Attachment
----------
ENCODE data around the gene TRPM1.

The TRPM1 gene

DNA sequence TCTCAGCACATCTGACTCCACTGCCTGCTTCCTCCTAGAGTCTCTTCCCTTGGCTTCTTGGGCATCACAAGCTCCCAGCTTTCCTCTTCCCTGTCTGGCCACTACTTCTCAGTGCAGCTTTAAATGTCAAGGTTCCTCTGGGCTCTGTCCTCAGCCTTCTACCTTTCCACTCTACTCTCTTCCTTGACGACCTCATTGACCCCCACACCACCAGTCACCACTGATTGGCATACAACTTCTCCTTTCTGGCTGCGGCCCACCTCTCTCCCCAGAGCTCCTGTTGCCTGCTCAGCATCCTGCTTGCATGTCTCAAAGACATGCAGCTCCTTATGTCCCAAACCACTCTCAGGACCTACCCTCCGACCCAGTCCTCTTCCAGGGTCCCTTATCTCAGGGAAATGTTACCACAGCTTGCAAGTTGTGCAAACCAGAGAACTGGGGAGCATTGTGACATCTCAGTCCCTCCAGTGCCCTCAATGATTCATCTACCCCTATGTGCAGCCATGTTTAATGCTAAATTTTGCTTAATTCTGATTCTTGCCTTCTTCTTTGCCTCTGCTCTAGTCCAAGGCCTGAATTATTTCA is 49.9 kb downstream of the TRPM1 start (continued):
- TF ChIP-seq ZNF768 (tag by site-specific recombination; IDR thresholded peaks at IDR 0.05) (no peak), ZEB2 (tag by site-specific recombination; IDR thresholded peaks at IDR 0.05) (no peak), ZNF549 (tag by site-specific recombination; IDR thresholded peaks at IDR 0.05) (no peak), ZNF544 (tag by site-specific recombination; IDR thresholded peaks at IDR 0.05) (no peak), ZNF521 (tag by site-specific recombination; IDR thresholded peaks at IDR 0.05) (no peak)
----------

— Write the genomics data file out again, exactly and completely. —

ENCODE data around the gene TRPM1.

The TRPM1 gene

DNA sequence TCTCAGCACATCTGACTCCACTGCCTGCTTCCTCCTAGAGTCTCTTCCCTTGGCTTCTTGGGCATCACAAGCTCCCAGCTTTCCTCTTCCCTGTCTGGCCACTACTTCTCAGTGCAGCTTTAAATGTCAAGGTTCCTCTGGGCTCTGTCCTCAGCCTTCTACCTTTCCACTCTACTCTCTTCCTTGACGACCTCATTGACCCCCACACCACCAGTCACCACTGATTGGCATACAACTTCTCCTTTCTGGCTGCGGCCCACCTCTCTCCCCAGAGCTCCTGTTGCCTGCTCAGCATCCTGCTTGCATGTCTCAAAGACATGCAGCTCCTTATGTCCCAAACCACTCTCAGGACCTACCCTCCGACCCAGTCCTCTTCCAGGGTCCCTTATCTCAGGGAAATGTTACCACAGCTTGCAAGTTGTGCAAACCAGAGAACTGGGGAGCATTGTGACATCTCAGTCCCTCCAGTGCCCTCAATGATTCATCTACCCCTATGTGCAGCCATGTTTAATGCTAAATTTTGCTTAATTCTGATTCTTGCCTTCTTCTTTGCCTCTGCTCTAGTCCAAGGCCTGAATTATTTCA is 49.9 kb downstream of the TRPM1 start (continued):
- TF ChIP-seq ZNF768 (tag by site-specific recombination; IDR thresholded peaks at IDR 0.05) (no peak), ZEB2 (tag by site-specific recombination; IDR thresholded peaks at IDR 0.05) (no peak), ZNF549 (tag by site-specific recombination; IDR thresholded peaks at IDR 0.05) (no peak), ZNF544 (tag by site-specific recombination; IDR thresholded peaks at IDR 0.05) (no peak), ZNF521 (tag by site-specific recombination; IDR thresholded peaks at IDR 0.05) (no peak)